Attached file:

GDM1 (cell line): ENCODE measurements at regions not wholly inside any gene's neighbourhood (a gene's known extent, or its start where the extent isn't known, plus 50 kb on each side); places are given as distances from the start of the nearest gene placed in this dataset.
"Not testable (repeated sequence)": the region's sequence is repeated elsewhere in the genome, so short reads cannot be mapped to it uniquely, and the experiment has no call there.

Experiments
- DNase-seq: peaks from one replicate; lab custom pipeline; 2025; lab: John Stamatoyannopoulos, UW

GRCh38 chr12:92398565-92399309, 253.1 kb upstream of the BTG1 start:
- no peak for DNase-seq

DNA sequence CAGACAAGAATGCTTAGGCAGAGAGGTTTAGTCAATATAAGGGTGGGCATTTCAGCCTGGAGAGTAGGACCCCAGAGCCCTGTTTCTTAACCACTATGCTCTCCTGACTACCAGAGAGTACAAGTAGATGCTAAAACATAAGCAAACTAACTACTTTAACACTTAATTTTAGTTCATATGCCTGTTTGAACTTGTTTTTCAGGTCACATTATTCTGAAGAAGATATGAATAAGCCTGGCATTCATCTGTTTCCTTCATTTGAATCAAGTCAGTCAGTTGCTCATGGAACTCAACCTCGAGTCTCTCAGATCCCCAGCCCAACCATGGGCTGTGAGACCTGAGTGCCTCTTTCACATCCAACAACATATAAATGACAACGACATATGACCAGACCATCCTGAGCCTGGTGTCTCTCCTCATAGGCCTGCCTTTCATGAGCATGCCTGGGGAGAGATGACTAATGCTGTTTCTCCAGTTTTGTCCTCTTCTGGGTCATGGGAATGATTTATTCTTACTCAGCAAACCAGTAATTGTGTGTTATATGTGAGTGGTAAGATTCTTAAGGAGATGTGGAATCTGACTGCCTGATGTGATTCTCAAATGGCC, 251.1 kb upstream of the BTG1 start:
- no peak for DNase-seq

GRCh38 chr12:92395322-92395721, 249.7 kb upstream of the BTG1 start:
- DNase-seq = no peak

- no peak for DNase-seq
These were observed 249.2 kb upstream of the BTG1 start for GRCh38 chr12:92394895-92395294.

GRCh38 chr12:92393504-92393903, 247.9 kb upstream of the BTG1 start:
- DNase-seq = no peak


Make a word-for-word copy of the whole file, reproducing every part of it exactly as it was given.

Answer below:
GDM1 (cell line): ENCODE measurements at regions not wholly inside any gene's neighbourhood (a gene's known extent, or its start where the extent isn't known, plus 50 kb on each side); places are given as distances from the start of the nearest gene placed in this dataset.
"Not testable (repeated sequence)": the region's sequence is repeated elsewhere in the genome, so short reads cannot be mapped to it uniquely, and the experiment has no call there.

Experiments
- DNase-seq: peaks from one replicate; lab custom pipeline; 2025; lab: John Stamatoyannopoulos, UW

GRCh38 chr12:92398565-92399309, 253.1 kb upstream of the BTG1 start:
- no peak for DNase-seq

DNA sequence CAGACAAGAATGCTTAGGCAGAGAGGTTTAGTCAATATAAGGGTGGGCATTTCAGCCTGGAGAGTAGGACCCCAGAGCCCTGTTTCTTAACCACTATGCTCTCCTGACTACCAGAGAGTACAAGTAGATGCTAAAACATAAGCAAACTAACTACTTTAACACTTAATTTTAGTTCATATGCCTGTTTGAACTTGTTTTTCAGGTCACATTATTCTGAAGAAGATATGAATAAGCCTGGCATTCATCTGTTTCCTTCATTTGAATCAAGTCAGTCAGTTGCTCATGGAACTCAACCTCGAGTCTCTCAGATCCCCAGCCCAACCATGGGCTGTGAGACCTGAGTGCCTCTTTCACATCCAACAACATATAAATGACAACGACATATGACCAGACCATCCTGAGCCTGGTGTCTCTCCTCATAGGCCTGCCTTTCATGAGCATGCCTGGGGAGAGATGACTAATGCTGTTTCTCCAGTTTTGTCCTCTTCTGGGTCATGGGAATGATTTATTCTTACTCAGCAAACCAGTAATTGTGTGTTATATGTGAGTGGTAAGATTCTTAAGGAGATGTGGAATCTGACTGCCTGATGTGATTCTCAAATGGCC, 251.1 kb upstream of the BTG1 start:
- no peak for DNase-seq

GRCh38 chr12:92395322-92395721, 249.7 kb upstream of the BTG1 start:
- DNase-seq = no peak

- no peak for DNase-seq
These were observed 249.2 kb upstream of the BTG1 start for GRCh38 chr12:92394895-92395294.

GRCh38 chr12:92393504-92393903, 247.9 kb upstream of the BTG1 start:
- DNase-seq = no peak